A perpetual challenge of good management is melding divergent personalities. These clashes can be especially pronounced when multiple generations separate upper management from its workforce and, as such, many Baby Boomers face challenges while managing Millennials.
Five years ago, Millennials overtook Boomers as the largest portion of the workforce and will comprise 75% of workers by 2025, but in terms of seniority, Boomers are still in charge. This dynamic has fueled friction between the two groups, who have different values, habits, working styles, and personalities.
It’s easy to disparage another group as “lazy”, “disloyal”, or “entitled”, but more difficult to understand what makes them tick, and how their traits can be turned into strengths. Managers who master working with Millennials will be ahead of the game in leveraging the present and future workforce.
This article explores how to manage Millennials in the workplace, so that leaders can utilize the strengths of this growing segment of the workforce.
Mind the gap
Much has been written describing problems with Millennials in the workplace that is based largely on unflattering stereotypes, but are these depictions rooted in fact or fiction?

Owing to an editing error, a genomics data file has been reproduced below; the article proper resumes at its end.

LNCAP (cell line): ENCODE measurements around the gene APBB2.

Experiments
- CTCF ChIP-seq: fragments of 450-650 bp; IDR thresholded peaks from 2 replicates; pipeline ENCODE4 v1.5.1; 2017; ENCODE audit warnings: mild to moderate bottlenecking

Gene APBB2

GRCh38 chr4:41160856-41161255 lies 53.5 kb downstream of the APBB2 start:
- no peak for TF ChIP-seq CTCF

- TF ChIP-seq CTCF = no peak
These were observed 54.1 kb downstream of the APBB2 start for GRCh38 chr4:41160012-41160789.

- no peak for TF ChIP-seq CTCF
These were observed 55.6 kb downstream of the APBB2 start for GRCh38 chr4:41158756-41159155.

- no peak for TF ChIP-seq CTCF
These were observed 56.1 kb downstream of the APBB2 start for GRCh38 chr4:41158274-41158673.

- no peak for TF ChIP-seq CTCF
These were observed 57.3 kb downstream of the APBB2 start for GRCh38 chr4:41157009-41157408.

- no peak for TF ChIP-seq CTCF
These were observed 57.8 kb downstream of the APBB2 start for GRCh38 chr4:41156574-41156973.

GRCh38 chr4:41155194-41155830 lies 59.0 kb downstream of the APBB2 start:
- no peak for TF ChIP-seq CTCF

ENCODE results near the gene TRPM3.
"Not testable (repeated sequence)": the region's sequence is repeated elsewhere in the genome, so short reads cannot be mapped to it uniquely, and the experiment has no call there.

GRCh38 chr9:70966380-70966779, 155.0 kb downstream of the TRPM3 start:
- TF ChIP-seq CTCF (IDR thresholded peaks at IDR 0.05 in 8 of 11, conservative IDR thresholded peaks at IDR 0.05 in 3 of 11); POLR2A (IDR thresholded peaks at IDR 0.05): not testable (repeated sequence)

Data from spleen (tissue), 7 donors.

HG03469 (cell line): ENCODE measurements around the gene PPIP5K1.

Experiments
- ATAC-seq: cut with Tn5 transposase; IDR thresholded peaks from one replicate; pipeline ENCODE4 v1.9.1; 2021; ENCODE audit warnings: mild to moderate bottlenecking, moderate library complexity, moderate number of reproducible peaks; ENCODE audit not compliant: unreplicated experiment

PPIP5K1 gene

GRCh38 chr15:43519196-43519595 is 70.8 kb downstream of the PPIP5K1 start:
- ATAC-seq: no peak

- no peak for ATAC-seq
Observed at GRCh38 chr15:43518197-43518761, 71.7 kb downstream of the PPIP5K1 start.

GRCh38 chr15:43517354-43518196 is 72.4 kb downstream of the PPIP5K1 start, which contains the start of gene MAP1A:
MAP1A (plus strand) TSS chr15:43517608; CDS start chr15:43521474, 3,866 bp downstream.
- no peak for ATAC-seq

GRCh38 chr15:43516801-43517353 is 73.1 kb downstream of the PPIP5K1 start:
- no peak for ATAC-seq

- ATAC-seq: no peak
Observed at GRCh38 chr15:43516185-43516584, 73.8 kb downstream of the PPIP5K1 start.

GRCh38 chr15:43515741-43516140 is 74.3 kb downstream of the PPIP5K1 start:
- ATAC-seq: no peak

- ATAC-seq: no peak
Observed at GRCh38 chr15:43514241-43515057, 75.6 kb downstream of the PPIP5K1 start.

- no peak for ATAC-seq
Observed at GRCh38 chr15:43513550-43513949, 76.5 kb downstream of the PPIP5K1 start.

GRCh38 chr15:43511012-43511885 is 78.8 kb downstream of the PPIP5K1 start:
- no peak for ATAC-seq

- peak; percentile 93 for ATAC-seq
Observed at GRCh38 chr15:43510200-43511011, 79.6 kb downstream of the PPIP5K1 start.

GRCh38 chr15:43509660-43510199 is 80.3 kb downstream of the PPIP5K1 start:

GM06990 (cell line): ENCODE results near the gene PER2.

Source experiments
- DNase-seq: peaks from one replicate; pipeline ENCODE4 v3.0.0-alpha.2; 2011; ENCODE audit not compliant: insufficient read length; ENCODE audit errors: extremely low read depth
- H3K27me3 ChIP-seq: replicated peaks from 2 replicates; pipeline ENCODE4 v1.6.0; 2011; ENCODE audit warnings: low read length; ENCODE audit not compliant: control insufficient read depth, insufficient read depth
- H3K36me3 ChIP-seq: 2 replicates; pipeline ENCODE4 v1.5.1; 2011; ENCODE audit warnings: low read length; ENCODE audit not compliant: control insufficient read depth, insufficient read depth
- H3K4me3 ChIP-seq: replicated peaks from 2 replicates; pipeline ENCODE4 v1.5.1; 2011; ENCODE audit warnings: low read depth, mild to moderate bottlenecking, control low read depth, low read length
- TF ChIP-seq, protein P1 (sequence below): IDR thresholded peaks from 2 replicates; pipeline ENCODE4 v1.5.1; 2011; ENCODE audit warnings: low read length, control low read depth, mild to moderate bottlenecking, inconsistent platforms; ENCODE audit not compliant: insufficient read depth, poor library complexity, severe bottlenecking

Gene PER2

Generation gaps are an inherent byproduct of society's unending progression. We all want a better life for those who follow, but inevitably resent it when it happens, and therefore each generation is judged and criticized by their predecessors. Of course these are broad generalizations and don’t necessarily apply to any individual, but such labels can still sow workplace disharmony by perception alone.
So let’s examine who Millennials really are. Millennials are generally defined as those born between the early 80s through the late 90s, and they make up America’s largest ever generation. They grew up alongside the Internet explosion during relative economic prosperity, and while plugged into a world largely at peace, and thus able to deal with deeper social challenges and iniquity.
This life experience has left them ambitious, idealistic, team-oriented, results-driven, tech-savvy, and entrepreneurial. A recent study conducted by Freshbooks even found that Millennials are more likely to hire employees than work only for themselves or others.